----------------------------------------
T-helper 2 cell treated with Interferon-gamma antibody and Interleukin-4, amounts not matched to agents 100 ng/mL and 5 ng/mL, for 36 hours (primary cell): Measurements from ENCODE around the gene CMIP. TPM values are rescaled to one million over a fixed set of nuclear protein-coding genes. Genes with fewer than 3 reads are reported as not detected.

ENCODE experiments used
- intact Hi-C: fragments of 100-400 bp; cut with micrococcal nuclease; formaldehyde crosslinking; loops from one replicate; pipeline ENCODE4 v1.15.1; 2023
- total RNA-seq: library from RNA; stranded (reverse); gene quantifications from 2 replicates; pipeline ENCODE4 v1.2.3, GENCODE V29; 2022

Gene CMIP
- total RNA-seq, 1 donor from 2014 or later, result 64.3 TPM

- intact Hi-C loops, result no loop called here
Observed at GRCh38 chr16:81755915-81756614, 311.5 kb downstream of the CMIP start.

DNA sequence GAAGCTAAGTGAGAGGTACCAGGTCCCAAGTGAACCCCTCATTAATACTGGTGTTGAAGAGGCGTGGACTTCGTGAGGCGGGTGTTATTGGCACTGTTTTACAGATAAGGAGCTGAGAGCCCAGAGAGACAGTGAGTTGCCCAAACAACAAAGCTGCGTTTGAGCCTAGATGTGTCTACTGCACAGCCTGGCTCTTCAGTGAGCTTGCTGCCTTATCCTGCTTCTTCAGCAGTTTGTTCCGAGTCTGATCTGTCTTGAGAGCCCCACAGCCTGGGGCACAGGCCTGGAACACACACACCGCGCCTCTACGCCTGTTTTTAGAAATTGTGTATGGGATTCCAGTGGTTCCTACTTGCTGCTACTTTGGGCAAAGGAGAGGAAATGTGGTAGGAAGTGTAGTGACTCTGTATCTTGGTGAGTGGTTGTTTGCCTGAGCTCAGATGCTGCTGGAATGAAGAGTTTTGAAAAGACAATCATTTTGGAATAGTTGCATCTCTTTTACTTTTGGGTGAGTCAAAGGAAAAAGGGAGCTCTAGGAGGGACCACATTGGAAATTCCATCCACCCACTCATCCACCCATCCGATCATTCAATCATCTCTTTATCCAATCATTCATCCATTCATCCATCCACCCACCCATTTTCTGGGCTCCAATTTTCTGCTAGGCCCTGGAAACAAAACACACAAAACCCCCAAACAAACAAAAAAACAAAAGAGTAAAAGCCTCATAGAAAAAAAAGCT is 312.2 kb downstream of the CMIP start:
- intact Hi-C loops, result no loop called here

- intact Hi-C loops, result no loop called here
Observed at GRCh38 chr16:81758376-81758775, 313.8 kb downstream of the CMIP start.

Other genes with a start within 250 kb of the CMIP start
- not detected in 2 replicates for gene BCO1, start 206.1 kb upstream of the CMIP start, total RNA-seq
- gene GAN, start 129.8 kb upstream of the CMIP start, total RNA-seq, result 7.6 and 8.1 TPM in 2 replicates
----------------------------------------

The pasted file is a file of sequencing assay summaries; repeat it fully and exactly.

T-helper 2 cell treated with Interferon-gamma antibody and Interleukin-4, amounts not matched to agents 100 ng/mL and 5 ng/mL, for 36 hours (primary cell): Measurements from ENCODE around the gene CMIP. TPM values are rescaled to one million over a fixed set of nuclear protein-coding genes. Genes with fewer than 3 reads are reported as not detected.

ENCODE experiments used
- intact Hi-C: fragments of 100-400 bp; cut with micrococcal nuclease; formaldehyde crosslinking; loops from one replicate; pipeline ENCODE4 v1.15.1; 2023
- total RNA-seq: library from RNA; stranded (reverse); gene quantifications from 2 replicates; pipeline ENCODE4 v1.2.3, GENCODE V29; 2022

Gene CMIP
- total RNA-seq, 1 donor from 2014 or later, result 64.3 TPM

- intact Hi-C loops, result no loop called here
Observed at GRCh38 chr16:81755915-81756614, 311.5 kb downstream of the CMIP start.

DNA sequence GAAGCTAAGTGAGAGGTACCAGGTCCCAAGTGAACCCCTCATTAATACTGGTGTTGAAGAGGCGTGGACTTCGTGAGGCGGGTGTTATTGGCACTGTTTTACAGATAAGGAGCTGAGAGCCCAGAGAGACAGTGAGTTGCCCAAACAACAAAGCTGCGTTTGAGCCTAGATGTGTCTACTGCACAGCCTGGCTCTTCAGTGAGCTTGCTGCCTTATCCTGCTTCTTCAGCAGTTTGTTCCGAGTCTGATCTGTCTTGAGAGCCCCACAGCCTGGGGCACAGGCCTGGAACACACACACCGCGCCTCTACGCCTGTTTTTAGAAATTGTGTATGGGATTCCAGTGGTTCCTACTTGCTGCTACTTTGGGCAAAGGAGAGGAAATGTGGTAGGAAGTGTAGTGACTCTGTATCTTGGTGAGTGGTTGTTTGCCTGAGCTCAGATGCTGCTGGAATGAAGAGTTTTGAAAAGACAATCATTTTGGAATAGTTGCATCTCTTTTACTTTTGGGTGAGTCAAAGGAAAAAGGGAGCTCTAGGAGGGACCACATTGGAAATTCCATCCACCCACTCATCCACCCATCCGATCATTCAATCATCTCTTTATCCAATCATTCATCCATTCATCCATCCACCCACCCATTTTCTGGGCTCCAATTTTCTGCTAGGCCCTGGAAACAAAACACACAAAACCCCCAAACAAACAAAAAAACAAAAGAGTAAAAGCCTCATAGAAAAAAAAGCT is 312.2 kb downstream of the CMIP start:
- intact Hi-C loops, result no loop called here

- intact Hi-C loops, result no loop called here
Observed at GRCh38 chr16:81758376-81758775, 313.8 kb downstream of the CMIP start.

Other genes with a start within 250 kb of the CMIP start
- not detected in 2 replicates for gene BCO1, start 206.1 kb upstream of the CMIP start, total RNA-seq
- gene GAN, start 129.8 kb upstream of the CMIP start, total RNA-seq, result 7.6 and 8.1 TPM in 2 replicates